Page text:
By Mihan (Adnan) Hannan, Australian Immigration Lawyer
Australia’s Partner visas are both temporary and permanent visas that enable the spouses (married) or de facto partners of Australian citizens, permanent residents, and eligible New Zealand citizens to reside in Australia on the basis of their relationship. Eligibility for a Partner visa is dependent on several factors, primarily relating to the nature of your relationship.
This document checklist relates to Australia’s Partner visas that can lead to eventual permanent residence (referred to collective as Partner visas below), and not Australia’s new Subclass 870 temporary partner visa, which you can read about here.
Onshore and Offshore visas
There are both onshore and offshore versions of the Partner visa.
The onshore versions of the Partner visa consists of both the:
- Subclass 820 (temporary) visa; and
- Subclass 801 (permanent) visa.
On the other hand, the offshore versions of the Partner visa are the:
- Subclass 309 (temporary) visa; and
- Subclass 100 (permanent) visa.
As a matter of procedure, both applications are applied for at the same time. Usually, the temporary visa will be granted first, with the applicant being eligible for the corresponding permanent component two years after the lodgement of the initial application. However, where a couple are in a long-term relationship, the two visas can be granted at the same time. A long-term relationship refers to where the couple have:
- been together for more two years and have a child (not including a step-child); or
- have been together for more than three years.
Regardless of the Partner visa subclass you are applying for, the documents and information required for your application are largely the same.
Documents Required for a Partner Visa: Evidence of Relationship
There are a range of documents required for a Partner visa, many of which serve as evidence of your relationship. The document types required and some examples of what you might include are outlined in the table below:
The above is a general checklist, meaning that depending on your circumstances, alternate documents might be more appropriate.
Documents Required for a Partner Visa: Identity and Character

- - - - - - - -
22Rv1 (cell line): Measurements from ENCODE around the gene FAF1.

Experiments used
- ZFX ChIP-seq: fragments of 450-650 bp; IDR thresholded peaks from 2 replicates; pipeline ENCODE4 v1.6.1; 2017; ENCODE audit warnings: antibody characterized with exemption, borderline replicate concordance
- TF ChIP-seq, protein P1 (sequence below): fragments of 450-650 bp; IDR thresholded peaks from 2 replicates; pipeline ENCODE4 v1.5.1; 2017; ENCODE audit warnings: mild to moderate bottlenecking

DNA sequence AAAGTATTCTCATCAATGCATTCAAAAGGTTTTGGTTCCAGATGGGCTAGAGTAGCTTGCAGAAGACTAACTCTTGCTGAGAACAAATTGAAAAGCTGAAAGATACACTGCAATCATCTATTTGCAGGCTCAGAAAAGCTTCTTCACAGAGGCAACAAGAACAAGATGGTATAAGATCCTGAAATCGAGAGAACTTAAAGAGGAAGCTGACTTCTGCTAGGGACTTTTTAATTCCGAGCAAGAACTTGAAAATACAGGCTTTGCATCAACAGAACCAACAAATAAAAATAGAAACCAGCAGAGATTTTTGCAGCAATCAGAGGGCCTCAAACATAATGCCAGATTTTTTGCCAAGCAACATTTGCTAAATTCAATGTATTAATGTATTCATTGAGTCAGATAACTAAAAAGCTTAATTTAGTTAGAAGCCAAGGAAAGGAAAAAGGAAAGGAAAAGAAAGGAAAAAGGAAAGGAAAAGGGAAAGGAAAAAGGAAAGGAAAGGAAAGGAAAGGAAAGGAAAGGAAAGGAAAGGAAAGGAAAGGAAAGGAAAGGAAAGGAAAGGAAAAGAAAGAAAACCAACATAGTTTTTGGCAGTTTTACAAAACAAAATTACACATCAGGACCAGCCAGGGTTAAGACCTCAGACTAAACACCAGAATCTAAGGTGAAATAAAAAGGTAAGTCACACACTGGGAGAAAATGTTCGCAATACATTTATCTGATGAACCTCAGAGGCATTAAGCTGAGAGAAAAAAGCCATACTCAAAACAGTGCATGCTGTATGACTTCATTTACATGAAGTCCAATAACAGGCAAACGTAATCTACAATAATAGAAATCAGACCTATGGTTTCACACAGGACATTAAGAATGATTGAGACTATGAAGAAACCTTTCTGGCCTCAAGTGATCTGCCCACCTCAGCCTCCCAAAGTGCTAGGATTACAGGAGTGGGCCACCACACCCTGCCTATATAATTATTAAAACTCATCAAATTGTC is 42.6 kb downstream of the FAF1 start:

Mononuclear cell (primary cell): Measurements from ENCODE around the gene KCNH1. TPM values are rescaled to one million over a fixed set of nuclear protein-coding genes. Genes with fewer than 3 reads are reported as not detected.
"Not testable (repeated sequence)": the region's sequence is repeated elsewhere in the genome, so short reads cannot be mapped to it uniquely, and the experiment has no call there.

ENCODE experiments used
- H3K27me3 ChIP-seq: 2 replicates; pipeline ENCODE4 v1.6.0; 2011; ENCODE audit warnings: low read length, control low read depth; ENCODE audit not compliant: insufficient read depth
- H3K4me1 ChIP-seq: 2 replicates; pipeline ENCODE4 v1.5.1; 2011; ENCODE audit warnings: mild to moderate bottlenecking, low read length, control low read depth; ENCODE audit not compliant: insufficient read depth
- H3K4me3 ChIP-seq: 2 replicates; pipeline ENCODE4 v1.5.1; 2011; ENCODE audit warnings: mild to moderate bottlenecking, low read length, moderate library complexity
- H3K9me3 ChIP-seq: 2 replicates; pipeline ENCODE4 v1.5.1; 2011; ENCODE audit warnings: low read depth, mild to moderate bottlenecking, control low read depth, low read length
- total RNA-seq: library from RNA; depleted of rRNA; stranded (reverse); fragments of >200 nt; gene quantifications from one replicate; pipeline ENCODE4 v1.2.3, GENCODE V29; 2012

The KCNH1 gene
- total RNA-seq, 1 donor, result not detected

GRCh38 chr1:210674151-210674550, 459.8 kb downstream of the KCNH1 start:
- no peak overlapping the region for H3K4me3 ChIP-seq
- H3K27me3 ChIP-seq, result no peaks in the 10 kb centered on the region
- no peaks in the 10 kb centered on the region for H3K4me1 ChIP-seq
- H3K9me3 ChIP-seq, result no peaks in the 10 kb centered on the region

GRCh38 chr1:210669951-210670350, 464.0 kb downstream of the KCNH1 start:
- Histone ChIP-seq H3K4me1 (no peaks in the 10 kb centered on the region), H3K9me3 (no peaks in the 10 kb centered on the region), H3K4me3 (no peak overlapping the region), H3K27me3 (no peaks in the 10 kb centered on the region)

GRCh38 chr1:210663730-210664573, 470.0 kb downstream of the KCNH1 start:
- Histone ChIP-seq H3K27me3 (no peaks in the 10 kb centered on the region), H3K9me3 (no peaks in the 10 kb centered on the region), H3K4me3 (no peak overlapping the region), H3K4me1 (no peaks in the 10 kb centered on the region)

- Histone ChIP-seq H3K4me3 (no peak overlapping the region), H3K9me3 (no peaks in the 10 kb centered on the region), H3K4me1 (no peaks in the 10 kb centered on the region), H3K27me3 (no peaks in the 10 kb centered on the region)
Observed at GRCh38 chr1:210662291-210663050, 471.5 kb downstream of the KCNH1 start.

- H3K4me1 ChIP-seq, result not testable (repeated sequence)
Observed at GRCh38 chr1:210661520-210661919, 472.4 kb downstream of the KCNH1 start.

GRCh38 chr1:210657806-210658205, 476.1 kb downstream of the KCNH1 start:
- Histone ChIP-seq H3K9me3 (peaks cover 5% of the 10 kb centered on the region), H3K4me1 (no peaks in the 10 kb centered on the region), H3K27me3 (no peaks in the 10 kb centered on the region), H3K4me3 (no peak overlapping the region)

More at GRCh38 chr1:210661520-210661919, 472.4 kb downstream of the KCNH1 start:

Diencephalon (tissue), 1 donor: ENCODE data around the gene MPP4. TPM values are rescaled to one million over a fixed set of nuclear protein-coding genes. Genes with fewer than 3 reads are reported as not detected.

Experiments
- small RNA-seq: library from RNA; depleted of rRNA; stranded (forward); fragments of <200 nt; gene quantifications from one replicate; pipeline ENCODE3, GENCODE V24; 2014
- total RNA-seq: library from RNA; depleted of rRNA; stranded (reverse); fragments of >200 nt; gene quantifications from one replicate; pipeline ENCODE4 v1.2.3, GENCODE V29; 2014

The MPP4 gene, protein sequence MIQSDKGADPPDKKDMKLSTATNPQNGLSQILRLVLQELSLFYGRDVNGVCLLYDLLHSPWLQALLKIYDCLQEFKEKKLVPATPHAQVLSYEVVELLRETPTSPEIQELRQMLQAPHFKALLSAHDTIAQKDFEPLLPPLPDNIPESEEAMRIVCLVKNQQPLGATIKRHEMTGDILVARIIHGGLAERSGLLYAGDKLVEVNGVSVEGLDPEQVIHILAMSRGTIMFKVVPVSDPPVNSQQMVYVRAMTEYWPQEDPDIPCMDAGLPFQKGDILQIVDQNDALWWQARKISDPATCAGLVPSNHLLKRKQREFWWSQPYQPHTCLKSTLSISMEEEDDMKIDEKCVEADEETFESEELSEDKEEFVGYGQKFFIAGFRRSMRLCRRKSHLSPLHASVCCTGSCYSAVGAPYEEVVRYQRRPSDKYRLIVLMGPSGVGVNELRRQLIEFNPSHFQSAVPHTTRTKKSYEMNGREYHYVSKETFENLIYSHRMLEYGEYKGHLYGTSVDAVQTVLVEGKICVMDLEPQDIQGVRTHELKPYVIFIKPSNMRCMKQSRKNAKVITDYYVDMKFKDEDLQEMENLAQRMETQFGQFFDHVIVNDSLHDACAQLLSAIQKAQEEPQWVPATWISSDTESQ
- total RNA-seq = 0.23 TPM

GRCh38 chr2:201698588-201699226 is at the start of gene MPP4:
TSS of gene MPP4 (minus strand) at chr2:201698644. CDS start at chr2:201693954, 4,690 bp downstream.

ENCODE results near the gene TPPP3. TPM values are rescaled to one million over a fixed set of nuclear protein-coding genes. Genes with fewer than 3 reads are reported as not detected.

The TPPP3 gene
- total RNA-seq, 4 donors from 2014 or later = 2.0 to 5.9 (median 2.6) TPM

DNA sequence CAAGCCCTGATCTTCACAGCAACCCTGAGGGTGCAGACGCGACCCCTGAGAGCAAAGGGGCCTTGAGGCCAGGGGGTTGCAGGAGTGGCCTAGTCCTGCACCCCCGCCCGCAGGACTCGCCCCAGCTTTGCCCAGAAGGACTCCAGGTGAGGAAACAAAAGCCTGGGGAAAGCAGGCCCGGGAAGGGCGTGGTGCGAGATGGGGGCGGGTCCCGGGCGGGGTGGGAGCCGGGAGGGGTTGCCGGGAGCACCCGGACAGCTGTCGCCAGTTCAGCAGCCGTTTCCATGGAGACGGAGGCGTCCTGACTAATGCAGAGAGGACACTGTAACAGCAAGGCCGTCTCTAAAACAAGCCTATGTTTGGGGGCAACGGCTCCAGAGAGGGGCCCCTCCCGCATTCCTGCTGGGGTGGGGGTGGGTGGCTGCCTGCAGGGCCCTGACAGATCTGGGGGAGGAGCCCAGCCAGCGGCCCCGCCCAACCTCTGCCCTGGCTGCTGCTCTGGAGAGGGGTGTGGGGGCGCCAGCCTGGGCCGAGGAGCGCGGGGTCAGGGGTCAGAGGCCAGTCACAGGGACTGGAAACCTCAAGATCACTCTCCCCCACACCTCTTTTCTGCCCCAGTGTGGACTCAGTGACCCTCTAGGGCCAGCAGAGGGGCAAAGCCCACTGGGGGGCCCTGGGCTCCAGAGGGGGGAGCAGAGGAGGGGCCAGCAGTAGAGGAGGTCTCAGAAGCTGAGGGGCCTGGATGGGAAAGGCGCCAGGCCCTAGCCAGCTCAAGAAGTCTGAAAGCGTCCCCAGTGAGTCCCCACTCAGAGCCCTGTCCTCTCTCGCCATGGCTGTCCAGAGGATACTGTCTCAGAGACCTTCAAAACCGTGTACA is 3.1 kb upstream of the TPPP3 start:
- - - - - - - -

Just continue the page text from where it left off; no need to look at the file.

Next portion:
In addition to evidence of your relationship, there are a number of other documents required for both applicant and sponsor. These are outlined below:
Depending on your circumstances, further documents may be required. Please also note that all documents not in English should be accompanied by a certified English translation.
You will be able to include your children in your visa application, who will also be granted a Partner visa. If you are including your children, there are several other documents that will need to be included. For example, you might need:
- Form 1229 for children under 18 years of age travelling without both parents;
- Identity and contact details of other parents of the children;
- Form 48A for children over 18 years of age; and
- Evidence of financial dependency of any children aged over 18.
Your children will also need identity documents, such as passports and birth certificates.
Processing times for Partner visas vary but are generally quite lengthy. For the latest updates on processing times, you should refer to the Department’s website.
After lodgement, you will need to undertake your health examinations using a HAP ID.
If you apply for the onshore Partner visas, you will normally be granted a Bridging Visa A (BVA), providing you unlimited work and study rights. However, if you apply for the offshore Partner visas, you will need to wait for an outcome before travelling to Australia, or alternatively, obtain a different visa.
Applying for an Australian Partner visa can be stressful, largely due to the lengthy processing times and high costs involved. However, knowing the range of documents required can help make this process easier. The key documents you will need to provide include evidence of:
- financial aspects of the relationship;
- nature of the household;
- social aspects of the relationship;
- nature of the commitment to one another;
- identity; and
Learn More About Australian Partner Visas, Other Immigration Pathways and Life in Australia
Hannan Tew Lawyers is a full service Australian immigration law firm with an Accredited Specialist and years of experience.
Emily Young, Lawyer at Hannan Tew Lawyers authored this article.
To further discuss remote working in Australia, or other matters related to living in Australia, reach out to Mihan and request a consultation.
This article is part of the Relocate Community. The leading independent platform for Global Migration. Dig deeper into core topics about relocation and connect with qualified Advisors . . . all in one place.
Get Started. Get Going. Transcend Borders.